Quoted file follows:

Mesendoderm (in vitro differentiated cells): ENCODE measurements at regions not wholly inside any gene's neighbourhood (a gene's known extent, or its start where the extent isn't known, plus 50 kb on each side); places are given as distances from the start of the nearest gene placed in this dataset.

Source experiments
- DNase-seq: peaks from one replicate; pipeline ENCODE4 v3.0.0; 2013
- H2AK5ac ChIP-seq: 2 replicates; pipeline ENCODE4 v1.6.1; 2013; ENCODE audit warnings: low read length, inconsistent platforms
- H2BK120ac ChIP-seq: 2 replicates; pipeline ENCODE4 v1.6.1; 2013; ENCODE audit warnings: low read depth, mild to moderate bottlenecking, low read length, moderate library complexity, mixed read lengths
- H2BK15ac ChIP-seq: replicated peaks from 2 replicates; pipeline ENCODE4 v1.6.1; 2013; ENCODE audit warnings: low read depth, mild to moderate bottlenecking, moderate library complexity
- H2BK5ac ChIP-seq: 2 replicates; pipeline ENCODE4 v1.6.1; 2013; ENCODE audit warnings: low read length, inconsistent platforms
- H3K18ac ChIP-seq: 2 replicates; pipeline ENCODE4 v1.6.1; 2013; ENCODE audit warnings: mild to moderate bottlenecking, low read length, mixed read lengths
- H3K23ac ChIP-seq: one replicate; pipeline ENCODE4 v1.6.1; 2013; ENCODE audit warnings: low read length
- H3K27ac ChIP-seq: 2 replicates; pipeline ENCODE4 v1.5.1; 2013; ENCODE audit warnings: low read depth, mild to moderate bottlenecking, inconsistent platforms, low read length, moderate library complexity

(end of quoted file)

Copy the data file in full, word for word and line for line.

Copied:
Mesendoderm (in vitro differentiated cells): ENCODE measurements at regions not wholly inside any gene's neighbourhood (a gene's known extent, or its start where the extent isn't known, plus 50 kb on each side); places are given as distances from the start of the nearest gene placed in this dataset.

Source experiments
- DNase-seq: peaks from one replicate; pipeline ENCODE4 v3.0.0; 2013
- H2AK5ac ChIP-seq: 2 replicates; pipeline ENCODE4 v1.6.1; 2013; ENCODE audit warnings: low read length, inconsistent platforms
- H2BK120ac ChIP-seq: 2 replicates; pipeline ENCODE4 v1.6.1; 2013; ENCODE audit warnings: low read depth, mild to moderate bottlenecking, low read length, moderate library complexity, mixed read lengths
- H2BK15ac ChIP-seq: replicated peaks from 2 replicates; pipeline ENCODE4 v1.6.1; 2013; ENCODE audit warnings: low read depth, mild to moderate bottlenecking, moderate library complexity
- H2BK5ac ChIP-seq: 2 replicates; pipeline ENCODE4 v1.6.1; 2013; ENCODE audit warnings: low read length, inconsistent platforms
- H3K18ac ChIP-seq: 2 replicates; pipeline ENCODE4 v1.6.1; 2013; ENCODE audit warnings: mild to moderate bottlenecking, low read length, mixed read lengths
- H3K23ac ChIP-seq: one replicate; pipeline ENCODE4 v1.6.1; 2013; ENCODE audit warnings: low read length
- H3K27ac ChIP-seq: 2 replicates; pipeline ENCODE4 v1.5.1; 2013; ENCODE audit warnings: low read depth, mild to moderate bottlenecking, inconsistent platforms, low read length, moderate library complexity